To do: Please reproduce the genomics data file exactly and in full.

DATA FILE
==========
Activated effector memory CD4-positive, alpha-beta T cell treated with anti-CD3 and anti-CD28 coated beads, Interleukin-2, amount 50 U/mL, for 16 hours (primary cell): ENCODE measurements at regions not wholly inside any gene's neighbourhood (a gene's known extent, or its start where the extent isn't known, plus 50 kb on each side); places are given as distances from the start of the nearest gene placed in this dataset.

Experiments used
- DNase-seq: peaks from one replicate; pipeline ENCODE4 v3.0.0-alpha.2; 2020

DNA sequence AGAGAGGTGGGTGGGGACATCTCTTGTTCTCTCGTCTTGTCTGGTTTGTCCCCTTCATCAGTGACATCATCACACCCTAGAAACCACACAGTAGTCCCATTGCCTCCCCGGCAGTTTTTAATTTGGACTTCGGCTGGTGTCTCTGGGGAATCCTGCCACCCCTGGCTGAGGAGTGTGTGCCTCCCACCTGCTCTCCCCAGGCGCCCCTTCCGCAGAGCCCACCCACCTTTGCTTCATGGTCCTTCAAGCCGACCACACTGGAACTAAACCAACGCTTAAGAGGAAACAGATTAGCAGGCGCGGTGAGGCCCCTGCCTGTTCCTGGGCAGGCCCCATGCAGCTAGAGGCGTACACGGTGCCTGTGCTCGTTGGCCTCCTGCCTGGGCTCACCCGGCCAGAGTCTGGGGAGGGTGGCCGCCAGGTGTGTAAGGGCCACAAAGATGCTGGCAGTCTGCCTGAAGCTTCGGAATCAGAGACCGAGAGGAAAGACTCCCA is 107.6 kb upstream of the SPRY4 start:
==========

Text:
Activated effector memory CD4-positive, alpha-beta T cell treated with anti-CD3 and anti-CD28 coated beads, Interleukin-2, amount 50 U/mL, for 16 hours (primary cell): ENCODE measurements at regions not wholly inside any gene's neighbourhood (a gene's known extent, or its start where the extent isn't known, plus 50 kb on each side); places are given as distances from the start of the nearest gene placed in this dataset.

Experiments used
- DNase-seq: peaks from one replicate; pipeline ENCODE4 v3.0.0-alpha.2; 2020

DNA sequence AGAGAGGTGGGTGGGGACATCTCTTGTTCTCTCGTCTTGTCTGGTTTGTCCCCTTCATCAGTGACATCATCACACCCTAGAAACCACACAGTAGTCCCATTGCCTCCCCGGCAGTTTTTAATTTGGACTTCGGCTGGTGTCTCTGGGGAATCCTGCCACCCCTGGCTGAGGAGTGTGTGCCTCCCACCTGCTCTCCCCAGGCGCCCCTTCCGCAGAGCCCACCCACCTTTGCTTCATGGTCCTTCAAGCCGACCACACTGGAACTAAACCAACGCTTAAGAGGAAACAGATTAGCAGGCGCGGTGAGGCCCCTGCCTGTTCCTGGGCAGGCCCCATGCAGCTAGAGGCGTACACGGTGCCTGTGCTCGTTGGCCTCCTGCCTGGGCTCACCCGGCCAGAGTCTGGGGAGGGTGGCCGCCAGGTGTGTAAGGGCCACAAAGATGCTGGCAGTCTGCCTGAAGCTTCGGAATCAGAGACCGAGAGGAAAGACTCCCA is 107.6 kb upstream of the SPRY4 start: